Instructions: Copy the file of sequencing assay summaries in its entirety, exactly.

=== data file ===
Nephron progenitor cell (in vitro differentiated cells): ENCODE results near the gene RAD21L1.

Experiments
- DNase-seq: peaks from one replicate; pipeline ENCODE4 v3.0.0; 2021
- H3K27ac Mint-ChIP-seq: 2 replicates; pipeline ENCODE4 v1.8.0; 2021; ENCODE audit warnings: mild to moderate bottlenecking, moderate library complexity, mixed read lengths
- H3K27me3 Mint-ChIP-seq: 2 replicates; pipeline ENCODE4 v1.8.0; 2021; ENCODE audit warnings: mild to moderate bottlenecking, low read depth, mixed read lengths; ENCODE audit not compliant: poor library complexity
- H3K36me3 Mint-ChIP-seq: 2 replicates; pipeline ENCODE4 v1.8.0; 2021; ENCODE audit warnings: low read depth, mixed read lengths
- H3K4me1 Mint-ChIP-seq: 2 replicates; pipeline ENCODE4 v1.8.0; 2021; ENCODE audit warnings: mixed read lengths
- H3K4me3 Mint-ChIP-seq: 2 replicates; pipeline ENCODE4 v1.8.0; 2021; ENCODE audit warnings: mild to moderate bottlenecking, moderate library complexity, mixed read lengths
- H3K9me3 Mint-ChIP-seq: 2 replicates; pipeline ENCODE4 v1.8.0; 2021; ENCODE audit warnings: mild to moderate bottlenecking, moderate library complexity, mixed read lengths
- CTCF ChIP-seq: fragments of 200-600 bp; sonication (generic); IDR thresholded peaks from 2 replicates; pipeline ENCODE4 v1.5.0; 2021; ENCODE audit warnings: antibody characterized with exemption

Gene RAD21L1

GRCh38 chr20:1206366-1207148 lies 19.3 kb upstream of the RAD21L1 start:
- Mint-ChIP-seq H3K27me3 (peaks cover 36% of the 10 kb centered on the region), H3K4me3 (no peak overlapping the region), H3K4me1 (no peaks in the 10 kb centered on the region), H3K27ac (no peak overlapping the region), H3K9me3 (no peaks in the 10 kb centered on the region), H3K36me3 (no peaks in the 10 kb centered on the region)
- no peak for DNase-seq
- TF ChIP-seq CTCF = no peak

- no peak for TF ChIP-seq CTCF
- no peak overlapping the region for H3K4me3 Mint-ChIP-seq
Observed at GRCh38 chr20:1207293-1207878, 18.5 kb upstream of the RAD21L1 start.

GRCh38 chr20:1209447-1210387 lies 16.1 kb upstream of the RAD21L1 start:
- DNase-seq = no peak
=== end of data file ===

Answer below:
Nephron progenitor cell (in vitro differentiated cells): ENCODE results near the gene RAD21L1.

Experiments
- DNase-seq: peaks from one replicate; pipeline ENCODE4 v3.0.0; 2021
- H3K27ac Mint-ChIP-seq: 2 replicates; pipeline ENCODE4 v1.8.0; 2021; ENCODE audit warnings: mild to moderate bottlenecking, moderate library complexity, mixed read lengths
- H3K27me3 Mint-ChIP-seq: 2 replicates; pipeline ENCODE4 v1.8.0; 2021; ENCODE audit warnings: mild to moderate bottlenecking, low read depth, mixed read lengths; ENCODE audit not compliant: poor library complexity
- H3K36me3 Mint-ChIP-seq: 2 replicates; pipeline ENCODE4 v1.8.0; 2021; ENCODE audit warnings: low read depth, mixed read lengths
- H3K4me1 Mint-ChIP-seq: 2 replicates; pipeline ENCODE4 v1.8.0; 2021; ENCODE audit warnings: mixed read lengths
- H3K4me3 Mint-ChIP-seq: 2 replicates; pipeline ENCODE4 v1.8.0; 2021; ENCODE audit warnings: mild to moderate bottlenecking, moderate library complexity, mixed read lengths
- H3K9me3 Mint-ChIP-seq: 2 replicates; pipeline ENCODE4 v1.8.0; 2021; ENCODE audit warnings: mild to moderate bottlenecking, moderate library complexity, mixed read lengths
- CTCF ChIP-seq: fragments of 200-600 bp; sonication (generic); IDR thresholded peaks from 2 replicates; pipeline ENCODE4 v1.5.0; 2021; ENCODE audit warnings: antibody characterized with exemption

Gene RAD21L1

GRCh38 chr20:1206366-1207148 lies 19.3 kb upstream of the RAD21L1 start:
- Mint-ChIP-seq H3K27me3 (peaks cover 36% of the 10 kb centered on the region), H3K4me3 (no peak overlapping the region), H3K4me1 (no peaks in the 10 kb centered on the region), H3K27ac (no peak overlapping the region), H3K9me3 (no peaks in the 10 kb centered on the region), H3K36me3 (no peaks in the 10 kb centered on the region)
- no peak for DNase-seq
- TF ChIP-seq CTCF = no peak

- no peak for TF ChIP-seq CTCF
- no peak overlapping the region for H3K4me3 Mint-ChIP-seq
Observed at GRCh38 chr20:1207293-1207878, 18.5 kb upstream of the RAD21L1 start.

GRCh38 chr20:1209447-1210387 lies 16.1 kb upstream of the RAD21L1 start:
- DNase-seq = no peak